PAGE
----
It should almost be a crime the way people use the word “random”.
“Random” should really mean, I think, an outcome entirely uninfluenced by anything at all. Other than, perhaps, whatever it is set the outcome in motion. A non-subjective teleology, if you will.
I’ve seen a lot of people say (mostly on video game forums) that there is no such thing as “randomness”. I’ve often thought myself that there’s no such thing as randomness.
Paul F Tompkins once described the plot of Magnolia as “everyone in the phone book has a conversation with each other” or something like that. I think Magnolia was a movie about how everything or nothing in life is random - either of which would be the same thing, I think.
The continual churn of the internet, experience tells us, favors quick connections, conveniences, ephemeral pleasures. But there are areas of culture popping up that seek to slow down, focus on details, and wallow in the kinds of media that it still takes money to create. This is the space that Daft Punk seek to occupy, which in and of itself can be seen as problematic. For those who embrace the more egalitarian approach to music production created by access to cheap tools and cheap distribution, Daft Punk’s mind-bogglingly lush record scans as elitist, possibly even dismissive of the creativity that is happening on a smaller scale.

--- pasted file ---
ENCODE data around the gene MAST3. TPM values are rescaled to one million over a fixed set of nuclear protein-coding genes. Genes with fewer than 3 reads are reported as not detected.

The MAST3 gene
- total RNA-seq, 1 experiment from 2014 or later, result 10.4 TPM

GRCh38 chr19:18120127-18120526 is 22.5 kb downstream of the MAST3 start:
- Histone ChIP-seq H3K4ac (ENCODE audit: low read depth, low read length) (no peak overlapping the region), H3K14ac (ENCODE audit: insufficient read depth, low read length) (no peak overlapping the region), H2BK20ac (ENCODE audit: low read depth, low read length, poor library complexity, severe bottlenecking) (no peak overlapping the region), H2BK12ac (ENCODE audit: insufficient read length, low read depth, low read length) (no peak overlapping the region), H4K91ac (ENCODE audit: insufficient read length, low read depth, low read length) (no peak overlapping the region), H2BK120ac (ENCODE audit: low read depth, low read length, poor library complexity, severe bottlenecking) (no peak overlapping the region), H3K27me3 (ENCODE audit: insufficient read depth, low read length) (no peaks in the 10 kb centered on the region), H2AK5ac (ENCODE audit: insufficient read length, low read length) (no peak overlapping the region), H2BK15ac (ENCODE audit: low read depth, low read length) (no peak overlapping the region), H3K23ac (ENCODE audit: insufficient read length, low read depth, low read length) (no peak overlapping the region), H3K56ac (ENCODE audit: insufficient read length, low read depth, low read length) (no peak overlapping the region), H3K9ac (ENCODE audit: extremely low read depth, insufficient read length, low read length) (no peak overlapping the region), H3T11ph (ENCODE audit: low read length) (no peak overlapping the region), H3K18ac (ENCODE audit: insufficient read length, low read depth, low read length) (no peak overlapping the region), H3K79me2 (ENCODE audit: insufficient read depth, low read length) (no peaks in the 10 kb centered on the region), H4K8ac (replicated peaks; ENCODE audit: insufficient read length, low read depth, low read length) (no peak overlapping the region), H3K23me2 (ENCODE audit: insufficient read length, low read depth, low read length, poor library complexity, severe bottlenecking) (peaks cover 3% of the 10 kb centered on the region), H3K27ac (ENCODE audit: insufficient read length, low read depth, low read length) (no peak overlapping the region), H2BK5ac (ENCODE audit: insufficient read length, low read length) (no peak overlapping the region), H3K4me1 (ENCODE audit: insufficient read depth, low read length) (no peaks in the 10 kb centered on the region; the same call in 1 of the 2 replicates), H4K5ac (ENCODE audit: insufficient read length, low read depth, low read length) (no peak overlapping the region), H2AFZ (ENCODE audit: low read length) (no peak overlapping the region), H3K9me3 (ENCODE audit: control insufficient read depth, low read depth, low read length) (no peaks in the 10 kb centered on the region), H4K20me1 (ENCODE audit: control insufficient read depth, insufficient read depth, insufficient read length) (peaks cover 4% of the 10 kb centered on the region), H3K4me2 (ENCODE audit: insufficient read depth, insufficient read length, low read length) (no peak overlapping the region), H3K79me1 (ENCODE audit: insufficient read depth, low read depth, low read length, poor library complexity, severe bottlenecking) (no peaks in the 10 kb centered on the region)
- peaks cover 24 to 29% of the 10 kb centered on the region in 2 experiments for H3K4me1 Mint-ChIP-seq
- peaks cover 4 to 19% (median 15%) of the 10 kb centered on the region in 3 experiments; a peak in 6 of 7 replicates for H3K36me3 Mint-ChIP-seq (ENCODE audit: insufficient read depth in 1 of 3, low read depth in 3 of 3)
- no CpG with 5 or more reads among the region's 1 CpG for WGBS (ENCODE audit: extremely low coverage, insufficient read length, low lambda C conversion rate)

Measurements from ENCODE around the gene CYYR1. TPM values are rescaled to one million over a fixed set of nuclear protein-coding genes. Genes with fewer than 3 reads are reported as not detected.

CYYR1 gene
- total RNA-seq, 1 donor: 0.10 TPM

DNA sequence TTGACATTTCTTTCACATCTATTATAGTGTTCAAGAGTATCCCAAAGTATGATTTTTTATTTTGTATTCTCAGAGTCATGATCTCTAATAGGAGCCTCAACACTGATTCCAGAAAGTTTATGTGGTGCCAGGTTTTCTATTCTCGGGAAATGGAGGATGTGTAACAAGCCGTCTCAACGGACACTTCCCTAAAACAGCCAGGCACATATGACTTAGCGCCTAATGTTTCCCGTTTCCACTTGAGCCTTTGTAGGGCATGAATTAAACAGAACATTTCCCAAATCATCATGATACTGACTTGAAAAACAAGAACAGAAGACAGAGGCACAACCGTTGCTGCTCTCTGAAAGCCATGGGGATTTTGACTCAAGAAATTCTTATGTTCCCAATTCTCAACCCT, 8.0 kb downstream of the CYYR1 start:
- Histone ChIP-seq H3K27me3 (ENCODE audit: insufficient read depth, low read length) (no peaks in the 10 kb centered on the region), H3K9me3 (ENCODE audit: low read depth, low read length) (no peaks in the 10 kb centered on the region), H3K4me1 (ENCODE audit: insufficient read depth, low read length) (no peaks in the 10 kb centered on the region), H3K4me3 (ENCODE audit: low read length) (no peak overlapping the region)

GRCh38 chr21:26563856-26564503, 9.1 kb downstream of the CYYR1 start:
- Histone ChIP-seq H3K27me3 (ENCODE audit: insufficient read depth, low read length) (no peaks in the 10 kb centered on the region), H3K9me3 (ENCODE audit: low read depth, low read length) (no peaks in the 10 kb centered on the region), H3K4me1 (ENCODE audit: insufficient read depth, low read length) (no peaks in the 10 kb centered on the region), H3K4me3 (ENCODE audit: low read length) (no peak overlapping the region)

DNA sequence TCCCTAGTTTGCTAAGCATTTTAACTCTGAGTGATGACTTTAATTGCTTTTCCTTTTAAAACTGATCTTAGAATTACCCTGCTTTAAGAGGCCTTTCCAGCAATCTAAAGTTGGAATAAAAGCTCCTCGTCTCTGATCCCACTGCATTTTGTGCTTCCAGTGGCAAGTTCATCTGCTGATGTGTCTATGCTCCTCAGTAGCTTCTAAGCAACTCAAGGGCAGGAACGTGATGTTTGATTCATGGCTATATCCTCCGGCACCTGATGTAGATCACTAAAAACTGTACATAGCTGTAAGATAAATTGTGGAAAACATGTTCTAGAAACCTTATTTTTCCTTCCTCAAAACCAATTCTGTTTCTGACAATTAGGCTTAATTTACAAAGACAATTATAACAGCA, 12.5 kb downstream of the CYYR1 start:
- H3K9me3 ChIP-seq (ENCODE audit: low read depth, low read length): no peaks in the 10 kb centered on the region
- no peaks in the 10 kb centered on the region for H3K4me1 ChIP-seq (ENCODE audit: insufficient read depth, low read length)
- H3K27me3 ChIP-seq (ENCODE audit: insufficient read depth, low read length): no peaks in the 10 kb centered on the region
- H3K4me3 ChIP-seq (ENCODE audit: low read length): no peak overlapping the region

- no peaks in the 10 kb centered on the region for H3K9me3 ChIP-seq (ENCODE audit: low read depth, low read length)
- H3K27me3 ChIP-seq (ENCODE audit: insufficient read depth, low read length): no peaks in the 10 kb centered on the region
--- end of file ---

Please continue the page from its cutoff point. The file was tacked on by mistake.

The meaning of the album title Random Access Memories can be understood in a few ways.
- Its primary way is as an abbreviated nod toward the 1971 Paul McCartney album, Ram.
- It recalls the thing inside your computer, RAM, which used to cost as much as a session musician’s time but now costs about as much as a session musician’s time.
- It also de-commodifies the commodity of RAM and returns it to the human-intentional realm. So RAM is not so much an assemblage of commodity parts and elements; it’s something made with care and love (value added).
- It is anything but random.
Random Access Memories, then, is on-purpose expectation defying. It’s as if to say that any random clutch of sense memory could stand as a monolithic cultural experience. That is wrong. The band, Daft Punk, constructs a proof by contradiction to say that culture is not a random accumulation of things (or even events). It is rather orchestrated - with a leaden hand.
Like the 70s disco era it draws from, RAM could almost be seen like a paranoiac’s daydream. A Pychonian romp with just as much detail and presumed cultural import. (You had to be there.)
I almost wanted to say “bildungsroman”, but I’ve been out of college for so long that I’m not sure if I’m quite allowed to call things a “bildungsroman” anymore. But almost anything with a narrative arc + teleological import could be seen as one, right?
RAM is a paranoiac’s daydream, but from the opposite side. It is the man constructing reality. The company giving you the party line. Victors writing history.
It is an argument that there may not be a cause for everything, but also nothing happens on accident, randomly.
They seem to know things that we don’t, and so we can’t be disappointed.